A grateful daughter reconciles with her memories of her dad’s military career.
I grew up in a military home.
That statement conjures up all sorts of feelings, images and memories for every person that can make that statement.
For me, it means many things.
For a long time in my life, it was mostly superficial.
It means that we moved a lot. I never went to the same school two years in a row until I was in the tenth grade.
It meant that making friends was really hard.
I figured, what’s the point.
Just about the time I made some great friends, we would move again and I didn’t want to deal with the loss.
As a kid, I lived on and off military bases, experienced military hospitals and military schools.
I didn’t realize that there were actually other grocery stores and places to shop other than the Base Exchange and Commissary.
Growing up, of course, I knew my dad had a career in the military but for me, that just represented all of the things that I have just described.
It was all about how his career impacted me and my daily life.
It wasn’t until many years later as an adult in my own career as a superintendent of schools that my whole perspective began to change.
Our school district was planning our annual Veteran’s Day event a few years ago and it occurred to me that I had never really thought about my dad’s contributions to our country as a distinguished veteran.
So I asked my dad, who was 84 at the time, if he would like to be a part of our Veteran’s Day assembly with other local veterans. I really didn’t think he would say yes, because he had always been a quiet, reserved man who never talked much about his military days, at least not to me.
But to my surprise, he said yes!
It was on that day, as our school children and community leaders paid tribute to all of the veterans who attended the school assembly, that what I knew to be true about my dad completely changed.
I saw a man this time, not just a man who was my dad.
I saw a man who joined the Navy Seabees at an age younger than 18.
I saw a man who had never been beyond the small rural farm he was born and raised on, be put on a ship with hundreds of other young men and sent to the other side of the world.
I saw a man who witnessed horrible atrocities as he served his country during World War II.
I saw a man who later joined the Air Force to again faithfully serve his country in the Korean Conflict and with two tours of duty to Vietnam.
I saw a man who lost close friends to bullets that zipped right passed his own head.
I saw a man that had to leave his family behind for remote tours of duty and put himself in harm’s way defending our country’s freedom.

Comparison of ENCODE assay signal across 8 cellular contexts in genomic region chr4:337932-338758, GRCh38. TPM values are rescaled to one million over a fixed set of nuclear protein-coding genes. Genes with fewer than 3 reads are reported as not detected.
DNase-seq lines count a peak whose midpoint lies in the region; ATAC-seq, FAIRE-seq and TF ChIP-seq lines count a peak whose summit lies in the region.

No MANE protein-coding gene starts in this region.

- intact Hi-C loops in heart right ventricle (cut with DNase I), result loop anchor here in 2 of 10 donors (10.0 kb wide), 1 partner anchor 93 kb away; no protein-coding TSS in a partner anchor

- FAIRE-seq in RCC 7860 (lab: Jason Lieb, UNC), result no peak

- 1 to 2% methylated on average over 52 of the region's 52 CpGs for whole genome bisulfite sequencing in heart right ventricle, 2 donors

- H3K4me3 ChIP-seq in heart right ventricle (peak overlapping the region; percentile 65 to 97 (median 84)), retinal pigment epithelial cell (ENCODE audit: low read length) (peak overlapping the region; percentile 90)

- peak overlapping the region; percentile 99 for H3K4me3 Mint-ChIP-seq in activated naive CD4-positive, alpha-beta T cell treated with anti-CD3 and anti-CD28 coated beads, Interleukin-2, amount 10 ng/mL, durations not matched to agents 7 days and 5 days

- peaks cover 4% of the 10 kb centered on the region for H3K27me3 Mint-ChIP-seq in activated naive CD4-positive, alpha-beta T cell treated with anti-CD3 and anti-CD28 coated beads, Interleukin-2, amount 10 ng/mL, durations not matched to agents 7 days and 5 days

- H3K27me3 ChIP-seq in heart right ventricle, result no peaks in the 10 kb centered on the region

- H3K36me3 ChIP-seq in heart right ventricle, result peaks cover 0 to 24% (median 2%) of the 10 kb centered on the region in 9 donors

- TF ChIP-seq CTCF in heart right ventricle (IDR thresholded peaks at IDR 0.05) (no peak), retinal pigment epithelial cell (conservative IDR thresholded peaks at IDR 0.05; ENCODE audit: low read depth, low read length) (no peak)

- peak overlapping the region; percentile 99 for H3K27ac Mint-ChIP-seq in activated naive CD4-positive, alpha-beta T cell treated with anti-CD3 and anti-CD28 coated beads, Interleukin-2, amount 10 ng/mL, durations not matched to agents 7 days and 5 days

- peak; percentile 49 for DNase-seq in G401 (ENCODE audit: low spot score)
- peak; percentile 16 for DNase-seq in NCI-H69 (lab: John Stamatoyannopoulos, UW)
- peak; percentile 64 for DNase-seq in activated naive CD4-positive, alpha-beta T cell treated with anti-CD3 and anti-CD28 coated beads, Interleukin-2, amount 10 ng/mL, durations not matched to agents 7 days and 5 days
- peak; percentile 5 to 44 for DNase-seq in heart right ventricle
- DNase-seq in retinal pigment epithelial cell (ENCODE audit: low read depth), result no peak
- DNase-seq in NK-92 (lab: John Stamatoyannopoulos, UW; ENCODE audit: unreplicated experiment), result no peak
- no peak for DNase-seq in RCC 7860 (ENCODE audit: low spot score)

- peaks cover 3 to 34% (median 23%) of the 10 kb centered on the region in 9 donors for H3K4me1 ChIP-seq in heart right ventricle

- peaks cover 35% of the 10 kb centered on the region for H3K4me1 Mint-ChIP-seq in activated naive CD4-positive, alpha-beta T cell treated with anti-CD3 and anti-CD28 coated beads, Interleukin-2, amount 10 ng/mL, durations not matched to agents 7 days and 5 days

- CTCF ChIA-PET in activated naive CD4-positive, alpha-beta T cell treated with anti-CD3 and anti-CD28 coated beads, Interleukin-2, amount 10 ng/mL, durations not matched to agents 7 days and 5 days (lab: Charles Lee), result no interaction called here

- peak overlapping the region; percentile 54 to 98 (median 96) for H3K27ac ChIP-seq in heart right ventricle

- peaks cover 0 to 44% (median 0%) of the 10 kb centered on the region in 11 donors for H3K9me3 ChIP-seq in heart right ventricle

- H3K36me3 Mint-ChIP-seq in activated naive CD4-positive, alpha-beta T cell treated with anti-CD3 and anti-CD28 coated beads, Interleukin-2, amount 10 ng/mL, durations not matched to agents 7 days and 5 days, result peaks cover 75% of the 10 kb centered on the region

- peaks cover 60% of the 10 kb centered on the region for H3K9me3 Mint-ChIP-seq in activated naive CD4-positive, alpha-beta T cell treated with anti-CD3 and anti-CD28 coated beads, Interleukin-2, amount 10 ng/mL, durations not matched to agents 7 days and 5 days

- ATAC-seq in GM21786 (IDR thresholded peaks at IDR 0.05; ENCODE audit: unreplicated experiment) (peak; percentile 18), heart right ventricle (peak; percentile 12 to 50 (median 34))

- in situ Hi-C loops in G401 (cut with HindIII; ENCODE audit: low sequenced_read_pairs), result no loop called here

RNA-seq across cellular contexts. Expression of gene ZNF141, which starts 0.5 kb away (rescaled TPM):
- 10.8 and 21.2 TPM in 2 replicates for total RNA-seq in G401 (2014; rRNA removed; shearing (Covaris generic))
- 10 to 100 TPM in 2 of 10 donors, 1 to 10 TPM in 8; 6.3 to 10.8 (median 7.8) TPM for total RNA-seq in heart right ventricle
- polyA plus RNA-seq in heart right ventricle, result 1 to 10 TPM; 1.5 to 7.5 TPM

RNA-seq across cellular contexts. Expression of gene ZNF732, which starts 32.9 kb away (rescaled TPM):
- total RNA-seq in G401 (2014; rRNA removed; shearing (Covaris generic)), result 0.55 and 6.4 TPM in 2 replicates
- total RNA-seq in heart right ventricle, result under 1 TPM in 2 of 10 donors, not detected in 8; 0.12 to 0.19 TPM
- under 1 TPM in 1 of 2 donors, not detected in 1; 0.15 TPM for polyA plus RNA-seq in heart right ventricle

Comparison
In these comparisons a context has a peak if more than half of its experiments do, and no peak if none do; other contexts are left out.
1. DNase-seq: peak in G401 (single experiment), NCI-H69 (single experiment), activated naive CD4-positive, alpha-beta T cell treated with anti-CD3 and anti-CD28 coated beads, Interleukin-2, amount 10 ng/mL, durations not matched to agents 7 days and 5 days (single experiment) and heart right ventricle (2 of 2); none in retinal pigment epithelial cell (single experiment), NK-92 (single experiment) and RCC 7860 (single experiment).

Defending my freedom.
It was at this moment in time that I came to see my dad, not as simply “daddy” but a man who sacrificed his own physical comfort, safety and well-being time and after doing what he had committed to do.
On March 28, 2015, this valiant man left this world for his final resting place at the age of 88.
He had succumbed to many service-connected illnesses, among others, including prostate cancer, many skin cancers and macular degeneration that left him legally blind.
It was during his funeral with full military honors that the final meaning of his life’s service and sacrifice materialized right before my eyes.
The symbolism in each part of the military honors was unfamiliar to me so I read more about it and came to understand each detail.
My life has been forever impacted.
At the funeral service, the United States flag draped my daddy’s casket to honor the memory of his service to his country. The flag was placed on the closed casket so the union blue field was at his head and over his left shoulder.
At the graveside, a full uniformed detail was present to bring my daddy to his final resting place. Their coordinated movements were of such detailed precision and honor that I knew my dad was being honored as a true military hero.
After the chaplain offered his final words of tribute, I wasn’t quite prepared for the intense emotional experience I was about to have.
At that point, my mind had been so focused on what was before me, that I hadn’t noticed that the military detail had dispersed to the outer areas of the cemetery.
A lone soldier stood by the road with his bugle lifted to the sky as he played Taps.
No other sounds existed for me in those few moments.
After Taps was played, the flag was carefully folded into the symbolic tri-cornered shape.
It was folded 13 times on the triangles, representing the 13 original colonies.
When the flag is folded, no red or white stripe shows, leaving only the blue field with stars.
As my family sat at the grave site watching this intensely emotional ceremony, I realized that in just a few short seconds, I was going to be presented with the final symbolic gesture that represented of all that my dad’s service and sacrifice to our country.
We all stood to honor our country’s flag being neatly folded with such precision.
Then the Sergeant of the military details turned to me to present the flag.
He stood in front of me, holding the flag with the straight edge facing me.
He slowly leaned in close to me and as I placed my hands on the flag, he said these words:
“On behalf of the President of the United States, the United States Air Force and a grateful Nation, please accept this flag as a symbol of our appreciation for your loved one’s honorable and faithful service.’
Then in the distance, the rifle detail began their Three-Volley Salute and in just a few short moments I was transported in my mind to all of the honor being shown to my dad.
It’s been a year ago now and my heart fills with such pride and my eyes well with tears as I pause to say one more time, “Thank you, Daddy.”
Thank you for caring.
Thank you for your sacrifice.
Thank you for choosing to be a member of the greatest generation.
I salute you, not just from a grateful nation, but from a grateful daughter.